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Autophagy. 2013 Nov 1;9(11):1828-36. doi: 10.4161/auto.26281. Epub 2013 Sep 6.

Proteolytic processing of Atg32 by the mitochondrial i-AAA protease Yme1 regulates mitophagy.

Author information

1
Life Sciences Institute and Department of Molecular, Cellular and Developmental Biology; University of Michigan; Ann Arbor, MI USA.

Abstract

Mitophagy, the autophagic removal of mitochondria, occurs through a highly selective mechanism. In the yeast Saccharomyces cerevisiae, the mitochondrial outer membrane protein Atg32 confers selectivity for mitochondria sequestration as a cargo by the autophagic machinery through its interaction with Atg11, a scaffold protein for selective types of autophagy. The activity of mitophagy in vivo must be tightly regulated considering that mitochondria are essential organelles that produce most of the cellular energy, but also generate reactive oxygen species that can be harmful to cell physiology. We found that Atg32 was proteolytically processed at its C terminus upon mitophagy induction. Adding an epitope tag to the C terminus of Atg32 interfered with its processing and caused a mitophagy defect, suggesting the processing is required for efficient mitophagy. Furthermore, we determined that the mitochondrial i-AAA protease Yme1 mediated Atg32 processing and was required for mitophagy. Finally, we found that the interaction between Atg32 and Atg11 was significantly weakened in yme1∆ cells. We propose that the processing of Atg32 by Yme1 acts as an important regulatory mechanism of cellular mitophagy activity.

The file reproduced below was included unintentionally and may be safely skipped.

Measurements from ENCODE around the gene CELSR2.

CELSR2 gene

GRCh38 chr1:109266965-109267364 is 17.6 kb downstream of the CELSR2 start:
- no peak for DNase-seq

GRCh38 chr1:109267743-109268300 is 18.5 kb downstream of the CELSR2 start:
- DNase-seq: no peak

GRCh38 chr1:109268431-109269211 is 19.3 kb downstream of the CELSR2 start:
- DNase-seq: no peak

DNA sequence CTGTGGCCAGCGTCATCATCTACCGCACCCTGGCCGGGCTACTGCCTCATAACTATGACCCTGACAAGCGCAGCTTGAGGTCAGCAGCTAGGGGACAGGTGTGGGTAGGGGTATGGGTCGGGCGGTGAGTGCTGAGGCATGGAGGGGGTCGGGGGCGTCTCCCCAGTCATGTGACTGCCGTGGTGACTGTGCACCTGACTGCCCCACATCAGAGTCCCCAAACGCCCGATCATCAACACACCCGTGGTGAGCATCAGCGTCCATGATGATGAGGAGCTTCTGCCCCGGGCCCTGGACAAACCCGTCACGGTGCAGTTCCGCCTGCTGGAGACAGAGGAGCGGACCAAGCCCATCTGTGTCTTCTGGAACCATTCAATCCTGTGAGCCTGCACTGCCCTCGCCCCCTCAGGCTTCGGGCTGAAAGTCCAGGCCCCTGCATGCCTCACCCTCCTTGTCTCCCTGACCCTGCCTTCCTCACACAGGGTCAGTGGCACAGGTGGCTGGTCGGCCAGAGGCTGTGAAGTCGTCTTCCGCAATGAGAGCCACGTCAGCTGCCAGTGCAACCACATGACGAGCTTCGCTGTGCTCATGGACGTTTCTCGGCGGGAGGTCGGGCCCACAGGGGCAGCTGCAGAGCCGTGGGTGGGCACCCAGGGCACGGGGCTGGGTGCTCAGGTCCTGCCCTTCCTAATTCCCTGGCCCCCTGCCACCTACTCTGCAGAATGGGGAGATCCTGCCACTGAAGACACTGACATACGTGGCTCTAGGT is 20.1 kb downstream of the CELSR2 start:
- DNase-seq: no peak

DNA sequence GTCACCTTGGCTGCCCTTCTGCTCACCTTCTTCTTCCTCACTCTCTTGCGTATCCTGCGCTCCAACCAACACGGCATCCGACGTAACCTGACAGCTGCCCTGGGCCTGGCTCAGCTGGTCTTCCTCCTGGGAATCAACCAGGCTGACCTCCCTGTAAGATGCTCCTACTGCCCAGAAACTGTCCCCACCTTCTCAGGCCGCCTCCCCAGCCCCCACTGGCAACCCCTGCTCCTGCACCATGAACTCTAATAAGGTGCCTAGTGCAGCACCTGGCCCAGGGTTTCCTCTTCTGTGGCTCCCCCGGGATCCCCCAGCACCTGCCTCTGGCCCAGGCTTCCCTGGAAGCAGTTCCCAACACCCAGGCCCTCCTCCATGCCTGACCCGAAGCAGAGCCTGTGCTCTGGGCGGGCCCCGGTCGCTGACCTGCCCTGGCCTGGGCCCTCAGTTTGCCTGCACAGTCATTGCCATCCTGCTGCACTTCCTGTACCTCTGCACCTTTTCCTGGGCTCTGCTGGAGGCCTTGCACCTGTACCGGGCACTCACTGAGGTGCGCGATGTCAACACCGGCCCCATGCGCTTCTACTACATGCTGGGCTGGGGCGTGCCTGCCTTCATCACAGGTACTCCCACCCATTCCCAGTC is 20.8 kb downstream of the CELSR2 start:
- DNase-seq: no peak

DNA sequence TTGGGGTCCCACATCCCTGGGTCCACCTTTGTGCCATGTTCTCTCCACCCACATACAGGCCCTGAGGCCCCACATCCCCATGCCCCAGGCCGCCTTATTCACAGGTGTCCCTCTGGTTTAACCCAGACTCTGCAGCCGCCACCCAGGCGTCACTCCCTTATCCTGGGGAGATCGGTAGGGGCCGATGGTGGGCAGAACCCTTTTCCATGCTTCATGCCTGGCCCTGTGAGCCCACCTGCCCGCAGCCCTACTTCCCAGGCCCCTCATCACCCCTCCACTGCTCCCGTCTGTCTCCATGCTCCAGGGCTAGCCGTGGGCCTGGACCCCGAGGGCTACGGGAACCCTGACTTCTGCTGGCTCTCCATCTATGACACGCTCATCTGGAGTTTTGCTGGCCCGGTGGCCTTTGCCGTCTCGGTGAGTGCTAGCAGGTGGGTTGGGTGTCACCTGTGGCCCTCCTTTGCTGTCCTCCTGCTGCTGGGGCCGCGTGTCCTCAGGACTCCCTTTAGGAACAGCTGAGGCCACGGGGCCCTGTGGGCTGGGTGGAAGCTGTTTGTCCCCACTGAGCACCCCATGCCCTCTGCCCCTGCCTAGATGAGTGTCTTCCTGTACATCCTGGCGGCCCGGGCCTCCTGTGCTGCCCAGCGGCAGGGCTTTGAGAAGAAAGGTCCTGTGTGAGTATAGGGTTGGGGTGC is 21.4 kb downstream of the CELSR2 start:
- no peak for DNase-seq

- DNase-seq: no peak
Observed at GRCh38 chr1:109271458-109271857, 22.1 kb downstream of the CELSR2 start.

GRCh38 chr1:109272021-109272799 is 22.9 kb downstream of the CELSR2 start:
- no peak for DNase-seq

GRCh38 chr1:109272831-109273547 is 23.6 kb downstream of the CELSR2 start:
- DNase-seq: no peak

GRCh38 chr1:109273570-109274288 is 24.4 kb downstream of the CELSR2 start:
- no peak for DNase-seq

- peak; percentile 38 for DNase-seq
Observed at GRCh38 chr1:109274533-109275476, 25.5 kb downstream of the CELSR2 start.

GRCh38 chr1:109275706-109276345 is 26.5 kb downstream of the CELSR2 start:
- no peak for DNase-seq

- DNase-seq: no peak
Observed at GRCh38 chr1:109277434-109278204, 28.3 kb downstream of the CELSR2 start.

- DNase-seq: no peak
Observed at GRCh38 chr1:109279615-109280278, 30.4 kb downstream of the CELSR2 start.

KEYWORDS:

mitochondrial protease; mitophagy; starvation; vacuole; yeast

PMID:
24025448
PMCID:
PMC4028336
DOI:
10.4161/auto.26281
[Indexed for MEDLINE]
Free PMC Article

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